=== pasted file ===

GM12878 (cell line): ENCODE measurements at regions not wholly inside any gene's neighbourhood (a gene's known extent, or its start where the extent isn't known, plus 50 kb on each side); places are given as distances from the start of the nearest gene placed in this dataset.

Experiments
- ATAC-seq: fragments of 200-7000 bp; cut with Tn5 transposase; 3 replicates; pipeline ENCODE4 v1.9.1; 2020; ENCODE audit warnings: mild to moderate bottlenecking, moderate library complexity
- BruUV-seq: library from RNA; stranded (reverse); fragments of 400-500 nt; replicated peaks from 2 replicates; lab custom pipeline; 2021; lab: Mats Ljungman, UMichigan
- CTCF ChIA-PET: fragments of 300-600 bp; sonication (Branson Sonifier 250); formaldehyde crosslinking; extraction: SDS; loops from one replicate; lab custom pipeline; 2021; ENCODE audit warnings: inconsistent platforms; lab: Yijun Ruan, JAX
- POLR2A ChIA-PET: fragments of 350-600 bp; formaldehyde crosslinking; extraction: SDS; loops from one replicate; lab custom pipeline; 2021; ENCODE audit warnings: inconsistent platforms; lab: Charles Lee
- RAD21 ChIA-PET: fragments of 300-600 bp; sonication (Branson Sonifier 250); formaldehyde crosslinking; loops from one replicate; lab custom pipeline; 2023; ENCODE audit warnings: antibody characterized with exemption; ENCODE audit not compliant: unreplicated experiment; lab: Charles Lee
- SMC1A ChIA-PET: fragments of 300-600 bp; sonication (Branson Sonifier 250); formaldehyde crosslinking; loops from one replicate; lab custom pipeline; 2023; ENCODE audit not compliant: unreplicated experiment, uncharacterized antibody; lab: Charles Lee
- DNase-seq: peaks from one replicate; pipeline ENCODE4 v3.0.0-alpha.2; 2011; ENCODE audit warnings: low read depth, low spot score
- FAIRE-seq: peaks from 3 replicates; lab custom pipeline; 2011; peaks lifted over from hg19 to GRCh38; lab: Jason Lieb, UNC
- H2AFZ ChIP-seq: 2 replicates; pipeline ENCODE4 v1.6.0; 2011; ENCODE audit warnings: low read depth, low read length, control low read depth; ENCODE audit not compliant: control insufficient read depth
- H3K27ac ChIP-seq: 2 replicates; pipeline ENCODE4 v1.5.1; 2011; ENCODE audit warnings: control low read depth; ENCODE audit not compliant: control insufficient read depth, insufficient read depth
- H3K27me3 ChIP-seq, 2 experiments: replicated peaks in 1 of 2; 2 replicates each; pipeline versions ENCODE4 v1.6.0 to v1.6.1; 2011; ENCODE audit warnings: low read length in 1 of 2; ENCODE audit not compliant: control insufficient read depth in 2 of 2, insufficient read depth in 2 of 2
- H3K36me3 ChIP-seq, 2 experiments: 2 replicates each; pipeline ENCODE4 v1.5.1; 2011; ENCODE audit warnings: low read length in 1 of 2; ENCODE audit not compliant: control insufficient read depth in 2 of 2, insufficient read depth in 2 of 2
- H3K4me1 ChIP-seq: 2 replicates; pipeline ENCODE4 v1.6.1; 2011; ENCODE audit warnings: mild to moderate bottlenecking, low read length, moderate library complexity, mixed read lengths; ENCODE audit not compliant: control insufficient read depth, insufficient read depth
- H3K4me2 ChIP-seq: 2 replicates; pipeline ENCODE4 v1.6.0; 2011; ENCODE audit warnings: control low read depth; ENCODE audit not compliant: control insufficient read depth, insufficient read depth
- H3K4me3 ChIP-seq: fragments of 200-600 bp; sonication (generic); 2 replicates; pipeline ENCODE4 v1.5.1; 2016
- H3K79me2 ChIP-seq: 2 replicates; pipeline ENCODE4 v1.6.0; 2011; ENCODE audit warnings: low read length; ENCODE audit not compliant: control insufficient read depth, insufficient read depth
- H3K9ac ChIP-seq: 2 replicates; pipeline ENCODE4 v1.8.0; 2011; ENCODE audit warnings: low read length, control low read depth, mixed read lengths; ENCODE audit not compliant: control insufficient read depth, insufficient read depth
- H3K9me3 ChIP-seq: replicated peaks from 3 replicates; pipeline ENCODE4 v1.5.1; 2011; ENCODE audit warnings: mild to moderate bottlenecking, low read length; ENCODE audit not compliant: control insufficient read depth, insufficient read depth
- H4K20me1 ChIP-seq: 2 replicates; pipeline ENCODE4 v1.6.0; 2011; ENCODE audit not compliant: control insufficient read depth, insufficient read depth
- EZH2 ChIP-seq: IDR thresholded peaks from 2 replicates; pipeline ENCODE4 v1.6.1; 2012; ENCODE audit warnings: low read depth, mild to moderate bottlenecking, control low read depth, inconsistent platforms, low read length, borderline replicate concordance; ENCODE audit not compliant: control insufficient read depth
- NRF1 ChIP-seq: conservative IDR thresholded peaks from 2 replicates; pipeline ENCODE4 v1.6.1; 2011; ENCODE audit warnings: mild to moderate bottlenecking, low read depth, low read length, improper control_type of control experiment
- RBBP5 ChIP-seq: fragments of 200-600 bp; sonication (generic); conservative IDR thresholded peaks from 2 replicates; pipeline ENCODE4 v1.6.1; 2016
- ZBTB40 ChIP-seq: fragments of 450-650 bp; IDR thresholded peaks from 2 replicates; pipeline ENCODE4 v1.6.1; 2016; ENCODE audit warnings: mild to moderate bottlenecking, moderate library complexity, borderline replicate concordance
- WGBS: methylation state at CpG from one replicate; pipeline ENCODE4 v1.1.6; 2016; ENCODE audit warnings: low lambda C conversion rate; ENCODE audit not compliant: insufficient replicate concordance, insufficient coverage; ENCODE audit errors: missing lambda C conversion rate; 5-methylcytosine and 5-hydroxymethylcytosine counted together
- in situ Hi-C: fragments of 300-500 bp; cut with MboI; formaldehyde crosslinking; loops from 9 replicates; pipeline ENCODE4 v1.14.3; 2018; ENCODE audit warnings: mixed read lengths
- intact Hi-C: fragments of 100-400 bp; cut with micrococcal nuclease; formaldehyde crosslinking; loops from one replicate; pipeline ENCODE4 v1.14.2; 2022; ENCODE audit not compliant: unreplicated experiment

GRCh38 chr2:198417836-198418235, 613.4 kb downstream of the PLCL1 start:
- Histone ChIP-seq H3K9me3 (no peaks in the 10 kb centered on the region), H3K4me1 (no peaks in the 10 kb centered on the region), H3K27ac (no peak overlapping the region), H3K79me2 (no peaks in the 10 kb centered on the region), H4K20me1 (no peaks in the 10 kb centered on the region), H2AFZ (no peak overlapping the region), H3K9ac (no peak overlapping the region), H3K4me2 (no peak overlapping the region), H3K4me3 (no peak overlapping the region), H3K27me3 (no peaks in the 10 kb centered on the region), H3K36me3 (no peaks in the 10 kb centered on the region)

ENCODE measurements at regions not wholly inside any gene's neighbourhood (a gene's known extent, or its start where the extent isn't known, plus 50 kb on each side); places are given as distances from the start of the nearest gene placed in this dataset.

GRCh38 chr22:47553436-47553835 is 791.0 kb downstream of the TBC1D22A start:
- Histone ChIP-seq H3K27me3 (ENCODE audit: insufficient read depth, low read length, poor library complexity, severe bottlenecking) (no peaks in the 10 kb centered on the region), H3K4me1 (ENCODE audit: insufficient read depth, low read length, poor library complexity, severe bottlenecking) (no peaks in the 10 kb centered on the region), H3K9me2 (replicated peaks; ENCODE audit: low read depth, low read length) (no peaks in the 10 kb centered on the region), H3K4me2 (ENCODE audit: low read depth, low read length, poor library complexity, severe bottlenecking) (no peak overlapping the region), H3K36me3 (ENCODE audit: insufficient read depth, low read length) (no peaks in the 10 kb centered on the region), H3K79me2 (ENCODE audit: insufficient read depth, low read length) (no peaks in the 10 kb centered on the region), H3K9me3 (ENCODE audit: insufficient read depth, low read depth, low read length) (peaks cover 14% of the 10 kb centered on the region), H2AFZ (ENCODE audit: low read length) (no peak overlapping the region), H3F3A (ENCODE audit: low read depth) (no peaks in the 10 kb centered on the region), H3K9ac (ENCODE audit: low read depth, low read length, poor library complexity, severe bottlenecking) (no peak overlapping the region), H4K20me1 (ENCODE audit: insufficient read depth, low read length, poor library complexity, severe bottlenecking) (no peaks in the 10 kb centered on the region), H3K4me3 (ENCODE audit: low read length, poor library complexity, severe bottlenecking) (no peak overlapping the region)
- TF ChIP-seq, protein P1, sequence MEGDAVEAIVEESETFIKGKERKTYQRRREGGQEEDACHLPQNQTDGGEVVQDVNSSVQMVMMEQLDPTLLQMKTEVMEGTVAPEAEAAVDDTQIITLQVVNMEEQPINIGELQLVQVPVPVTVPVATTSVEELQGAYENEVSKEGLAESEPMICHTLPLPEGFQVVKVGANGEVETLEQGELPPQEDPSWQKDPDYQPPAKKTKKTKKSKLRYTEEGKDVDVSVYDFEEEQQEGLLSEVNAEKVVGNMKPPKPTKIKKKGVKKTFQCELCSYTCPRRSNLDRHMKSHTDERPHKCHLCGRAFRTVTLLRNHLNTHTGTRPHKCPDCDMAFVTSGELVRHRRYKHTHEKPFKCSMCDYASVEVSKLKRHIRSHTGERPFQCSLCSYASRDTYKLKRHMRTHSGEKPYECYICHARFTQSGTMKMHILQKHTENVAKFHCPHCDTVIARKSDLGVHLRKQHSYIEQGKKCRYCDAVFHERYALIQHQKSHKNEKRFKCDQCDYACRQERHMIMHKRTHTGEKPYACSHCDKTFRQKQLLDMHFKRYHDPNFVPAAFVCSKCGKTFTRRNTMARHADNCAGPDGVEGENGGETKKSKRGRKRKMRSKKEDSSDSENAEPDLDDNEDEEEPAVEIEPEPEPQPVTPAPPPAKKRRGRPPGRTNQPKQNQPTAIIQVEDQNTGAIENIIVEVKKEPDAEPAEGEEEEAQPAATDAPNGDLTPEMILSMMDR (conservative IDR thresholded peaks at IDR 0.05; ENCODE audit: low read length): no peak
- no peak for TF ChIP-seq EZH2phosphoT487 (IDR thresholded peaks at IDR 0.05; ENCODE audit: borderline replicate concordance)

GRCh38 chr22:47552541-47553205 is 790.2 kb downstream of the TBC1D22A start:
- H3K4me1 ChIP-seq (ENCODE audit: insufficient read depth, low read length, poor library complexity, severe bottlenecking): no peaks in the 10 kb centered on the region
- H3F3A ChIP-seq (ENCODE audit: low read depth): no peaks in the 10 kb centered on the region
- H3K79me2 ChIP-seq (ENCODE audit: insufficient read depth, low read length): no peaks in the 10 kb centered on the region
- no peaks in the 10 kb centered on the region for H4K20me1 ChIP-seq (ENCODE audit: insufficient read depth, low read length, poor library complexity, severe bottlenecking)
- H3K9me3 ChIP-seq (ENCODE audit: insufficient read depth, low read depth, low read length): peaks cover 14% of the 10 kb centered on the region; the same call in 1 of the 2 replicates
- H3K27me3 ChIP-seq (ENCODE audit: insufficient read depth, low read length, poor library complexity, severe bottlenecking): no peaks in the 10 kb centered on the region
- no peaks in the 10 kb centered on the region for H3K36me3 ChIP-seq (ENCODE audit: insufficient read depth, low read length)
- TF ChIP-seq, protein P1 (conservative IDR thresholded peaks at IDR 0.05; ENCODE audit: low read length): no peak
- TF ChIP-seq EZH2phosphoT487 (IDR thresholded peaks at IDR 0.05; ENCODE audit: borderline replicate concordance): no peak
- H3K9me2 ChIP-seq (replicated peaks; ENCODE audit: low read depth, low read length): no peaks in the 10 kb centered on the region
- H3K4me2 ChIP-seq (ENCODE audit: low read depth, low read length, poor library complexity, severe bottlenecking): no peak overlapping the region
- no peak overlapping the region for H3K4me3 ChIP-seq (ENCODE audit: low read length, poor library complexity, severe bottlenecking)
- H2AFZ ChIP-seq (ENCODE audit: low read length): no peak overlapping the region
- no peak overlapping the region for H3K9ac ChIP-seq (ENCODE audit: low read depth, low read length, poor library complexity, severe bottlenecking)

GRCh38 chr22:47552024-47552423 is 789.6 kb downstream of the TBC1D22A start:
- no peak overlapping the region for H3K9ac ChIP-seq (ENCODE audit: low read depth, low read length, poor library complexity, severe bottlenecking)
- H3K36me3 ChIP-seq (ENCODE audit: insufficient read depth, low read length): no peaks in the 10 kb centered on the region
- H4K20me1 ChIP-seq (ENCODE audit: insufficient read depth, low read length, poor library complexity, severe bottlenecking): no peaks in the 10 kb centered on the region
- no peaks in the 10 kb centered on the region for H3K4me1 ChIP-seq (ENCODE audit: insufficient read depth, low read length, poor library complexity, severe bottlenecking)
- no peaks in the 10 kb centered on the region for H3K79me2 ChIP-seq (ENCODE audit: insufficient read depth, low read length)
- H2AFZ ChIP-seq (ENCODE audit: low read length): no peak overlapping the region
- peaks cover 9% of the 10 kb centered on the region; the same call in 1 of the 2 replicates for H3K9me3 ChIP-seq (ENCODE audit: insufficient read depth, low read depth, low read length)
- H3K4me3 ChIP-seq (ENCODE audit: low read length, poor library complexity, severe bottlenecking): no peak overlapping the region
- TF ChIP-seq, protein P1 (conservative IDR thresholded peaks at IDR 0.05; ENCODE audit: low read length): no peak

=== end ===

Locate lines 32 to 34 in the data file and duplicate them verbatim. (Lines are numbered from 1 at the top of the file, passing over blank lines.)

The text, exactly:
GRCh38 chr22:47553436-47553835 is 791.0 kb downstream of the TBC1D22A start:
- Histone ChIP-seq H3K27me3 (ENCODE audit: insufficient read depth, low read length, poor library complexity, severe bottlenecking) (no peaks in the 10 kb centered on the region), H3K4me1 (ENCODE audit: insufficient read depth, low read length, poor library complexity, severe bottlenecking) (no peaks in the 10 kb centered on the region), H3K9me2 (replicated peaks; ENCODE audit: low read depth, low read length) (no peaks in the 10 kb centered on the region), H3K4me2 (ENCODE audit: low read depth, low read length, poor library complexity, severe bottlenecking) (no peak overlapping the region), H3K36me3 (ENCODE audit: insufficient read depth, low read length) (no peaks in the 10 kb centered on the region), H3K79me2 (ENCODE audit: insufficient read depth, low read length) (no peaks in the 10 kb centered on the region), H3K9me3 (ENCODE audit: insufficient read depth, low read depth, low read length) (peaks cover 14% of the 10 kb centered on the region), H2AFZ (ENCODE audit: low read length) (no peak overlapping the region), H3F3A (ENCODE audit: low read depth) (no peaks in the 10 kb centered on the region), H3K9ac (ENCODE audit: low read depth, low read length, poor library complexity, severe bottlenecking) (no peak overlapping the region), H4K20me1 (ENCODE audit: insufficient read depth, low read length, poor library complexity, severe bottlenecking) (no peaks in the 10 kb centered on the region), H3K4me3 (ENCODE audit: low read length, poor library complexity, severe bottlenecking) (no peak overlapping the region)
- TF ChIP-seq, protein P1, sequence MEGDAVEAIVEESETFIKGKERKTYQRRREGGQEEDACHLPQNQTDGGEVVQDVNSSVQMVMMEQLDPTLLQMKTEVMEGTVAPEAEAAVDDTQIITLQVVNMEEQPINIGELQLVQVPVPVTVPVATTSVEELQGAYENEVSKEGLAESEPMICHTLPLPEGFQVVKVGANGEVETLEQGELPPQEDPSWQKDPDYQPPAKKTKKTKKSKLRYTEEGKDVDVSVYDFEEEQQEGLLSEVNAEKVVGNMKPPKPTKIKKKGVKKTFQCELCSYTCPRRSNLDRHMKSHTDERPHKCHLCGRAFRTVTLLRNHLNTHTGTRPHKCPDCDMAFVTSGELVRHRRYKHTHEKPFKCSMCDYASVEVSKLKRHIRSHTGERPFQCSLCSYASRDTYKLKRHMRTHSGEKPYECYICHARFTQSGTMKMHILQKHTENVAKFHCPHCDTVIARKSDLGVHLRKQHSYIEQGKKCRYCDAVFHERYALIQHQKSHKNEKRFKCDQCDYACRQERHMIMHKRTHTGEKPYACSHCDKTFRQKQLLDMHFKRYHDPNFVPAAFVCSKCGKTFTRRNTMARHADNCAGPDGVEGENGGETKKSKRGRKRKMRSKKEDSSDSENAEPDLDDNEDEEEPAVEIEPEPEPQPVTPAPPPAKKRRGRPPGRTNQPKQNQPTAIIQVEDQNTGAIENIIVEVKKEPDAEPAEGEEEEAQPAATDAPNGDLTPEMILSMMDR (conservative IDR thresholded peaks at IDR 0.05; ENCODE audit: low read length): no peak